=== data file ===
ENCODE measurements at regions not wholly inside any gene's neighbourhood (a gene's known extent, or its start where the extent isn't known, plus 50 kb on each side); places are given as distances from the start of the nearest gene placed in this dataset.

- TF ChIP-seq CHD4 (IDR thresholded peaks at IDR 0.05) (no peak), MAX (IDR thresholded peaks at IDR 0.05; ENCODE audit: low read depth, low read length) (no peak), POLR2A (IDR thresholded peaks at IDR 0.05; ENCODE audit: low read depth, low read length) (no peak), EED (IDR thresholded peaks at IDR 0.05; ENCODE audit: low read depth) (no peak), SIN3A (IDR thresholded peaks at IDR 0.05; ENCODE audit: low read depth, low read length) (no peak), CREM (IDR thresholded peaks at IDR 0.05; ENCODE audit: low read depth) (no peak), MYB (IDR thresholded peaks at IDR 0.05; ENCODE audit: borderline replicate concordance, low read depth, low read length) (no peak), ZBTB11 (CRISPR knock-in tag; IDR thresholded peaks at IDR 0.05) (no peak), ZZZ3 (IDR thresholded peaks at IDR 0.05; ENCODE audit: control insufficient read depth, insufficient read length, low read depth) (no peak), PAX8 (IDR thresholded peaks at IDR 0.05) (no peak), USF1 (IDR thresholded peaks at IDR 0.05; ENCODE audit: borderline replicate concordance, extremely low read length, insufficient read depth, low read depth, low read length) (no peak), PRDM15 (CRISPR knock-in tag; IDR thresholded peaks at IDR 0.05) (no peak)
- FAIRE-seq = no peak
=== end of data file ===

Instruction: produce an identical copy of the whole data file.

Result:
ENCODE measurements at regions not wholly inside any gene's neighbourhood (a gene's known extent, or its start where the extent isn't known, plus 50 kb on each side); places are given as distances from the start of the nearest gene placed in this dataset.

- TF ChIP-seq CHD4 (IDR thresholded peaks at IDR 0.05) (no peak), MAX (IDR thresholded peaks at IDR 0.05; ENCODE audit: low read depth, low read length) (no peak), POLR2A (IDR thresholded peaks at IDR 0.05; ENCODE audit: low read depth, low read length) (no peak), EED (IDR thresholded peaks at IDR 0.05; ENCODE audit: low read depth) (no peak), SIN3A (IDR thresholded peaks at IDR 0.05; ENCODE audit: low read depth, low read length) (no peak), CREM (IDR thresholded peaks at IDR 0.05; ENCODE audit: low read depth) (no peak), MYB (IDR thresholded peaks at IDR 0.05; ENCODE audit: borderline replicate concordance, low read depth, low read length) (no peak), ZBTB11 (CRISPR knock-in tag; IDR thresholded peaks at IDR 0.05) (no peak), ZZZ3 (IDR thresholded peaks at IDR 0.05; ENCODE audit: control insufficient read depth, insufficient read length, low read depth) (no peak), PAX8 (IDR thresholded peaks at IDR 0.05) (no peak), USF1 (IDR thresholded peaks at IDR 0.05; ENCODE audit: borderline replicate concordance, extremely low read length, insufficient read depth, low read depth, low read length) (no peak), PRDM15 (CRISPR knock-in tag; IDR thresholded peaks at IDR 0.05) (no peak)
- FAIRE-seq = no peak